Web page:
News / Asia

Gates Says Afghan Effort Goes Better Than It Appears

Al Pessin

U.S. Defense Secretary Robert Gates says high casualties in Afghanistan and slow progress in key areas are making the situation appear worse than it is.  Gates and the top U.S. military officer, Admiral Mike Mullen, faced questions Wednesday from senators concerned about reports of problems and delays in the operation to assert Afghan government control in Taliban strongholds in the South.  

U.S. officials acknowledge that last week, with more than 20 American casualties, was a very bad week in Afghanistan.  But Secretary Gates says an increase in casualties was expected as 30,000 more U.S. troops flow into the country and initiate operations in Taliban strongholds like the town of Marja and the city of Kandahar.  But he said people should not expect dramatic results this early in the implementation of the new strategy.  

"I think frankly that the narrative over the last week or so, possibly because of the higher casualties and other factors has been too negative," said Robert Gates. "I think that we are regaining the initiative.  I think that we are making headway."

Admiral Mullen told the senators the effort in the main southern city, Kandahar, a key Taliban stronghold, is entering a new phase.  He said military strikes against Taliban facilities and talks with local leaders are giving way to a new focus on putting more Afghan forces into the city and improving security along key roads.

"None of this will be easy," said Admiral Mullen. "None of this will be bloodless, as events last week grimly attest.  But all of it will depend heavily on the continued growth and development of competent and well-led Afghan National Security Forces, as well as tangible and achievable political outcomes."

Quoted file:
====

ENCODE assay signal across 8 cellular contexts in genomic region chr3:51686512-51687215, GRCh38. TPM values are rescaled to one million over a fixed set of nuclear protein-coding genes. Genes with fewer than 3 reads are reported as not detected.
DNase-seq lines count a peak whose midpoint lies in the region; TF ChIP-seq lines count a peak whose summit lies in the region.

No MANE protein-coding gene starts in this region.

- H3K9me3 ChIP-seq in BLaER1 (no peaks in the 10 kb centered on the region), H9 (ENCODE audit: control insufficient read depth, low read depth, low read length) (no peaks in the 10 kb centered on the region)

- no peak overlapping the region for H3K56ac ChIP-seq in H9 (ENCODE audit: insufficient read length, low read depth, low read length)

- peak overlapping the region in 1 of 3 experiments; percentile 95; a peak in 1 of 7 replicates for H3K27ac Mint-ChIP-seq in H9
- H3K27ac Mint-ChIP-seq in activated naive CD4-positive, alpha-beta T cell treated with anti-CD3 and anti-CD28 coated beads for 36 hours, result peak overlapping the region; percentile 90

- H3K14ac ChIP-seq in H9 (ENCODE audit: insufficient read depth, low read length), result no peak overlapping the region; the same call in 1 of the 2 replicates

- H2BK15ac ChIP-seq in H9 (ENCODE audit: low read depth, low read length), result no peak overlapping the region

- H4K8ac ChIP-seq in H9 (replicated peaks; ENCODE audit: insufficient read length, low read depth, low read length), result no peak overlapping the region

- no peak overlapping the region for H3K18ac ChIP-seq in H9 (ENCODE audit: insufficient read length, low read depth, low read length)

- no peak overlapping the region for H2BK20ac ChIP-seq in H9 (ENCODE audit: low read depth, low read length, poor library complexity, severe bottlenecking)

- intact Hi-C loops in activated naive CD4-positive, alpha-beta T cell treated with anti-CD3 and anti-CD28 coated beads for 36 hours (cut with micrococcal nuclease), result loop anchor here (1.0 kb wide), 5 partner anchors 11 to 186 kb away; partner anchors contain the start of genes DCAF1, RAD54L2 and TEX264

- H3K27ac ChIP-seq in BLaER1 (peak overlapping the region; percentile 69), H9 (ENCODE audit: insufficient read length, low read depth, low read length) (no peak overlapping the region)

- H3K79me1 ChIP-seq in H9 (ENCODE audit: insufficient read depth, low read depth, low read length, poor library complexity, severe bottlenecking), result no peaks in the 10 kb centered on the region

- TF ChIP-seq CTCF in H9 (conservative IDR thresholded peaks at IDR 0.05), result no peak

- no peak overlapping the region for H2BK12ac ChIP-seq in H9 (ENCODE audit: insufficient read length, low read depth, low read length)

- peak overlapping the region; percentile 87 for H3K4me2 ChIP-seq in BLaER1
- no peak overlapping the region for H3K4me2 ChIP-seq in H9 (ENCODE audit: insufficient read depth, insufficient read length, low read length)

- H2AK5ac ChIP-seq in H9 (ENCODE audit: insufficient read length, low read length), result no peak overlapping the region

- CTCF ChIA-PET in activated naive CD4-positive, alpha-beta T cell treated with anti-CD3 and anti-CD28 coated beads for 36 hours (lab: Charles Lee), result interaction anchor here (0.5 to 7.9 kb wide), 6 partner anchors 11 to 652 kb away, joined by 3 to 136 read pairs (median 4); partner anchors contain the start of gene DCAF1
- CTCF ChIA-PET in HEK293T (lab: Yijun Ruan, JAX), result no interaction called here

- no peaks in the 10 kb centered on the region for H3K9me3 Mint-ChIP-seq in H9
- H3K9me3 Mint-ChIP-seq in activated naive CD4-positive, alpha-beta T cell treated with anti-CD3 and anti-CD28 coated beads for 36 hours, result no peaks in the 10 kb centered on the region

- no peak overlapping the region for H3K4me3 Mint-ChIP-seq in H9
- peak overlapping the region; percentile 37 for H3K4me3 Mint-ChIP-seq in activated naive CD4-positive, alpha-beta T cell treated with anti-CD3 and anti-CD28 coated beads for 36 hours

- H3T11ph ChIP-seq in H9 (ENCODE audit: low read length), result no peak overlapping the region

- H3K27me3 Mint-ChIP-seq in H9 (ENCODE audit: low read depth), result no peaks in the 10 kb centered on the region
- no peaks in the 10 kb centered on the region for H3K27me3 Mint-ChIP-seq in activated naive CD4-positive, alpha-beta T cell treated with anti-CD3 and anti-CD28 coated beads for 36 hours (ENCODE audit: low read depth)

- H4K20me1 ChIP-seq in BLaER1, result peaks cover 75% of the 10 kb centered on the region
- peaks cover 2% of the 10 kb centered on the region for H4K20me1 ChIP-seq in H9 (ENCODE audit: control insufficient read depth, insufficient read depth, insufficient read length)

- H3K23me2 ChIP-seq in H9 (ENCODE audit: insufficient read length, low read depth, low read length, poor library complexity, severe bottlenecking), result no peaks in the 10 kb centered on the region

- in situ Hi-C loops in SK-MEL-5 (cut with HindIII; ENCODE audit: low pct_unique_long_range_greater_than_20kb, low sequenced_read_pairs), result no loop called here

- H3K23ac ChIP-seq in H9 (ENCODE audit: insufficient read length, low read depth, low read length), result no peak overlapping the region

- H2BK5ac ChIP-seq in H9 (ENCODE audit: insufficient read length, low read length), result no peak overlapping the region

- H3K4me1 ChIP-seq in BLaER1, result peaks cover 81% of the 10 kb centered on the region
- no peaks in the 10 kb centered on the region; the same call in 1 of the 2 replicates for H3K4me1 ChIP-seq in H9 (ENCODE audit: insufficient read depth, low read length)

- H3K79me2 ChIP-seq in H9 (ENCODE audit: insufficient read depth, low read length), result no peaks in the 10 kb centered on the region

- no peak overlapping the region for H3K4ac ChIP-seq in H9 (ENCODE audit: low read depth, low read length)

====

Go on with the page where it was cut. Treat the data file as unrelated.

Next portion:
Last week, the U.S. and coalition commander in Afghanistan, General Stanley McChrystal, said the Kandahar effort will take longer than he had expected, and officials have acknowledged slow progress in Marja.  Admiral Mullen said Wednesday the southern Afghanistan campaign will be very gradual and very tough.  He said he shares what he called "the angst" the senators were expressing, but he believes the strategy will succeed.  He could not say how long that will take.

Senators expressed frustration with the pace of progress since President Barack Obama announced his revised Afghan strategy in December.  But Secretary Gates counseled patience, noting that all the surge forces have not even arrived yet.

"This is not some kind of a production program, or something, where you are going to meet these particular objectives this week and next week," he said. "This is a process.  We think we have the right assets.  We have the right strategy.  We have the right leadership.  And most of our allies and partners share our view that things are heading in the right direction and that we will be able to show clear progress and that we are on the right track by the end of this year."

Gates said General McChrystal is confident he will be able to show progress by the end of the year, when the president's next strategy assessment is planned.

In fact, he said there are already discussions about transferring responsibility for some Afghan provinces to the Afghan government fairly soon.

"We're already talking about which ones of those will happen and can we do some of them beginning toward the end of the year or early next year," said Gates. "So as we did province-by-province in Iraq, I suspect that that's the way it will happen in Afghanistan as well."

Gates said that over time he expects the war in Afghanistan will end the way the war in Iraq is ending, with a gradual transition to local responsibility for security and government, and a withdrawal of foreign forces.

President Obama's target date for beginning what is expected to be a slow U.S. withdrawal is July of next year, and Admiral Mullen noted that is more than a year away and said the number of troops that will come out, and exactly where they will come from, will be based on the situation at the time.  

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